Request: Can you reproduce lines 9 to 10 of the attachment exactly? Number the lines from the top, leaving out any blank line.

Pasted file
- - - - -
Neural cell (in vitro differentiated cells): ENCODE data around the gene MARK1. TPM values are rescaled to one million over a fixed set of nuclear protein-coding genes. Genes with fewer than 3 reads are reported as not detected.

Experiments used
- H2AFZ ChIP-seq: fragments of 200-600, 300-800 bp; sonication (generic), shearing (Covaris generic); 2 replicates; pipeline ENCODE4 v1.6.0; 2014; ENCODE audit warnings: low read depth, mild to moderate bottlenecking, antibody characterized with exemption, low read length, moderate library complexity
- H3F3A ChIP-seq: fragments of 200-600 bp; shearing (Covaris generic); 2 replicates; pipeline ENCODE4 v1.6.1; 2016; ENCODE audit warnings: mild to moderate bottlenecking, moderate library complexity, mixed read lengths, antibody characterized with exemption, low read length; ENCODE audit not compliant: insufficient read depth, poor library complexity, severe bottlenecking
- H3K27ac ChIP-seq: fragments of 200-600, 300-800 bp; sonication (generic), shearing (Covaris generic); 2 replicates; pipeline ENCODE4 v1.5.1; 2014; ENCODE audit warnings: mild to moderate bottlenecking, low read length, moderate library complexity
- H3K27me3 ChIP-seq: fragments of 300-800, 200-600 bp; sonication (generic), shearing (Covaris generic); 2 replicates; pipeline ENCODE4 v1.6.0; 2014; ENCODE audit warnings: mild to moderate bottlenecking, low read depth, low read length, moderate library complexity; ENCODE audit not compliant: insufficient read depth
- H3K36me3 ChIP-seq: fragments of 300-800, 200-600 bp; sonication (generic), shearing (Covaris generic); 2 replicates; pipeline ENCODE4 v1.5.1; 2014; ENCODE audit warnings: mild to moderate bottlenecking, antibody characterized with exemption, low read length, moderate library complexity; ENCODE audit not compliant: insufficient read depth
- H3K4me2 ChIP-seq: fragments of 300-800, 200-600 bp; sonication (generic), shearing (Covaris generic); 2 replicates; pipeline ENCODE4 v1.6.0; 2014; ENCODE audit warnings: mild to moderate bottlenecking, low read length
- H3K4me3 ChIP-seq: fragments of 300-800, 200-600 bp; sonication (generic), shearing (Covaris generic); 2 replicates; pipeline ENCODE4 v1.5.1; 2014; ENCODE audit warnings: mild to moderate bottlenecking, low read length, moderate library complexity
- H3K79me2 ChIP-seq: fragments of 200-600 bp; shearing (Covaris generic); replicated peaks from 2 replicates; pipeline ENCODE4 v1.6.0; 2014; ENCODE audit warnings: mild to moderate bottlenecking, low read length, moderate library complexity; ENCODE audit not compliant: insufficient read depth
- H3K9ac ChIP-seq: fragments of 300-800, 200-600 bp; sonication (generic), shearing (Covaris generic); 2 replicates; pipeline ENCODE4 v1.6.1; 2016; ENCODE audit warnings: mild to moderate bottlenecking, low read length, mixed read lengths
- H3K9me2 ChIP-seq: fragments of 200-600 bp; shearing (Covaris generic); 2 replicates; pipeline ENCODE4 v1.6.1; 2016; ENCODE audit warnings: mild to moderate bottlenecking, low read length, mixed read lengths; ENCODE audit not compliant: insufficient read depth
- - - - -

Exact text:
- H3K4me3 ChIP-seq: fragments of 300-800, 200-600 bp; sonication (generic), shearing (Covaris generic); 2 replicates; pipeline ENCODE4 v1.5.1; 2014; ENCODE audit warnings: mild to moderate bottlenecking, low read length, moderate library complexity
- H3K79me2 ChIP-seq: fragments of 200-600 bp; shearing (Covaris generic); replicated peaks from 2 replicates; pipeline ENCODE4 v1.6.0; 2014; ENCODE audit warnings: mild to moderate bottlenecking, low read length, moderate library complexity; ENCODE audit not compliant: insufficient read depth